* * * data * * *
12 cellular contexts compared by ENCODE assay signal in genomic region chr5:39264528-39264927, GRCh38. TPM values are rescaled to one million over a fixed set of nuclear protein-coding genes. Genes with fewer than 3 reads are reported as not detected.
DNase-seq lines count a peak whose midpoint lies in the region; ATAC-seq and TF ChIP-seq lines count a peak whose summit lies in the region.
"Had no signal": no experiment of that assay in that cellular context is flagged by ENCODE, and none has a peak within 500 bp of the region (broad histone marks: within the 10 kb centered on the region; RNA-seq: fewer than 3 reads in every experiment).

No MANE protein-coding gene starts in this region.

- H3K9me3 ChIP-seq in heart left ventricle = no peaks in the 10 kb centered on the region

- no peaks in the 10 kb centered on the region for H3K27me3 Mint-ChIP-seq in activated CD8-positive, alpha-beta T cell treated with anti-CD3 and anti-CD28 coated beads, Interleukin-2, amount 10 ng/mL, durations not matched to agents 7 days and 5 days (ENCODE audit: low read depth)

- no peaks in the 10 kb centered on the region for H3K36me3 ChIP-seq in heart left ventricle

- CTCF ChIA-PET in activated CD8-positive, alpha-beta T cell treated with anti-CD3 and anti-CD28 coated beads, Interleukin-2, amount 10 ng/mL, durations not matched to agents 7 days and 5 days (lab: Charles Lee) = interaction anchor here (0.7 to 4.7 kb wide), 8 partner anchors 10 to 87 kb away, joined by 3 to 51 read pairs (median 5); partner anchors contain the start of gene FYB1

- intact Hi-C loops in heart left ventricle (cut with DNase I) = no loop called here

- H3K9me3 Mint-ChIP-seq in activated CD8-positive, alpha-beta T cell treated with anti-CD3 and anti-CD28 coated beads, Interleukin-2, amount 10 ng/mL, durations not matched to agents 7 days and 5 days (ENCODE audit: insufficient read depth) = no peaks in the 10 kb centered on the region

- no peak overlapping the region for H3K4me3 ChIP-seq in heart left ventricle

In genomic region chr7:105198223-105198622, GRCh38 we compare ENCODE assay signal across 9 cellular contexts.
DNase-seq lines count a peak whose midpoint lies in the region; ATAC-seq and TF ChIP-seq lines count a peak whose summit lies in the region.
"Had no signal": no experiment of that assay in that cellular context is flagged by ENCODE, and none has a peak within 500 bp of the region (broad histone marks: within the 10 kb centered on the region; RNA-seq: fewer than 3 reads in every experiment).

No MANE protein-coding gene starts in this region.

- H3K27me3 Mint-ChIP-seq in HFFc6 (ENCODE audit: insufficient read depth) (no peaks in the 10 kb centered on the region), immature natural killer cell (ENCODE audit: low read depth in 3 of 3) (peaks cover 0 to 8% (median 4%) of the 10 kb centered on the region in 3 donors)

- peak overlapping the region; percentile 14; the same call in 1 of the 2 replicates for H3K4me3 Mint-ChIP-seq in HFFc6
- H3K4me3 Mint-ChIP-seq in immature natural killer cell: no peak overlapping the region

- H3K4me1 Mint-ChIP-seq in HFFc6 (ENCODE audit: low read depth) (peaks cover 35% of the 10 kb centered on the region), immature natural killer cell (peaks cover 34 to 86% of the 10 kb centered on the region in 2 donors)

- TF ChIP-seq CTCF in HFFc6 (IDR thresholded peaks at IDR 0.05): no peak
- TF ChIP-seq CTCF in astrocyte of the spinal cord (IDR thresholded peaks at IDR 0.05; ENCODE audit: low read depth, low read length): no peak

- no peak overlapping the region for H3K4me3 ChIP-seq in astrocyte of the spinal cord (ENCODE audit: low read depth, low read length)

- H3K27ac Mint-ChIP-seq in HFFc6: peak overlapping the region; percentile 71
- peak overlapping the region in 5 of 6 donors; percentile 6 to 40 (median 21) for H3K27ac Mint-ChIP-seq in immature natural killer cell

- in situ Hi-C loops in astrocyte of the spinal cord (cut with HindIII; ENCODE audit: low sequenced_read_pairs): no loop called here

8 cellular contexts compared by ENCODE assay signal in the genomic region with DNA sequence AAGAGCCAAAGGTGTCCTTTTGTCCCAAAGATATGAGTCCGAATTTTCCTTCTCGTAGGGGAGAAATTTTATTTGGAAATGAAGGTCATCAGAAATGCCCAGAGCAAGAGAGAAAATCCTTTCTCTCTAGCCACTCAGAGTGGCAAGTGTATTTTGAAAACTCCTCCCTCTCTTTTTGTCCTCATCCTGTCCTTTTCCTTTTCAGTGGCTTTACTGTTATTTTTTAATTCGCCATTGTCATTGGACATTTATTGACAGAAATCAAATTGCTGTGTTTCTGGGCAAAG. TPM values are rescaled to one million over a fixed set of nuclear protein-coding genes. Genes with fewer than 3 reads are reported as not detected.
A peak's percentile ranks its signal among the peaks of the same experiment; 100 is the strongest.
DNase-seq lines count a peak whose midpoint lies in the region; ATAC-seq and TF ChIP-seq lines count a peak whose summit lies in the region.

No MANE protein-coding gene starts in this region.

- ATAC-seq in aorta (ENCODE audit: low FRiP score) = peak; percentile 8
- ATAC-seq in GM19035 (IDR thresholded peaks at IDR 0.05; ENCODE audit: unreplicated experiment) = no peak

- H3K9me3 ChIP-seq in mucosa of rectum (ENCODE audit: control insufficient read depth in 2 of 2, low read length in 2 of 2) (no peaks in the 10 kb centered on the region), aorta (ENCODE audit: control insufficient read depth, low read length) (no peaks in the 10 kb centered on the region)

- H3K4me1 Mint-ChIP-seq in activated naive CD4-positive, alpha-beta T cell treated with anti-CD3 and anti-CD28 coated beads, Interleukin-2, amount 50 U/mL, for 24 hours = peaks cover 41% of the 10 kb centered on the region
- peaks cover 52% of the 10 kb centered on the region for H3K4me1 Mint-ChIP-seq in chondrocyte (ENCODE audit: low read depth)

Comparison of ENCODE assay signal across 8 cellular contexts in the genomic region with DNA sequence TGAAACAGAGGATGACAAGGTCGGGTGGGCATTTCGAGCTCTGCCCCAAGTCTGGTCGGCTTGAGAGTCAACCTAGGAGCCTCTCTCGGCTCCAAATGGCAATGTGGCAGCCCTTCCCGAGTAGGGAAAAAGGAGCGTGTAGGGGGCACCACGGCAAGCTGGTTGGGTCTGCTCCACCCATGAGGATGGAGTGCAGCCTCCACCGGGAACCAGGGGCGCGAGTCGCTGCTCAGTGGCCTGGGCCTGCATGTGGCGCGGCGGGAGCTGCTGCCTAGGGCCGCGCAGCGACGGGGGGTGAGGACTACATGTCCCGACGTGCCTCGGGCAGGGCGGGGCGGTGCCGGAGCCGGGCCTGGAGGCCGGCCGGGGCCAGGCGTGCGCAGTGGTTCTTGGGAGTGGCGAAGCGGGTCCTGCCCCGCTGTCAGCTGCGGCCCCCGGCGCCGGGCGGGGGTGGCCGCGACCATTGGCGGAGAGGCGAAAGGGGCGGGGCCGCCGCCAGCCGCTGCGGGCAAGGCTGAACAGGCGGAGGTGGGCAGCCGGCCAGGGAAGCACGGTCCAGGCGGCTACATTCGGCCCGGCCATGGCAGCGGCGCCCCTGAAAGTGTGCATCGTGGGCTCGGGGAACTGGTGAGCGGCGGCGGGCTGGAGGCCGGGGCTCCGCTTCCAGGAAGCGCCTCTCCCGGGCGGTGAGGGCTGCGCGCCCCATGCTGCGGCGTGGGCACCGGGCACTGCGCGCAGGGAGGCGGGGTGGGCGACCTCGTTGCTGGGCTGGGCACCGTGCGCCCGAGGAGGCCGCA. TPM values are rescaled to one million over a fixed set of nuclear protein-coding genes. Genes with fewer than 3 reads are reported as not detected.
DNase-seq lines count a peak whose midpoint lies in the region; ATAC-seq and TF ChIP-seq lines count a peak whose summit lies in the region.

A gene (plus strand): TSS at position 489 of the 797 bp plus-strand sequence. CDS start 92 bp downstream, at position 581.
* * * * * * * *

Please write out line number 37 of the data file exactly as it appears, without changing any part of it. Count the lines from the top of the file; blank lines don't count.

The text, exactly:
A gene (plus strand): TSS at position 489 of the 797 bp plus-strand sequence. CDS start 92 bp downstream, at position 581.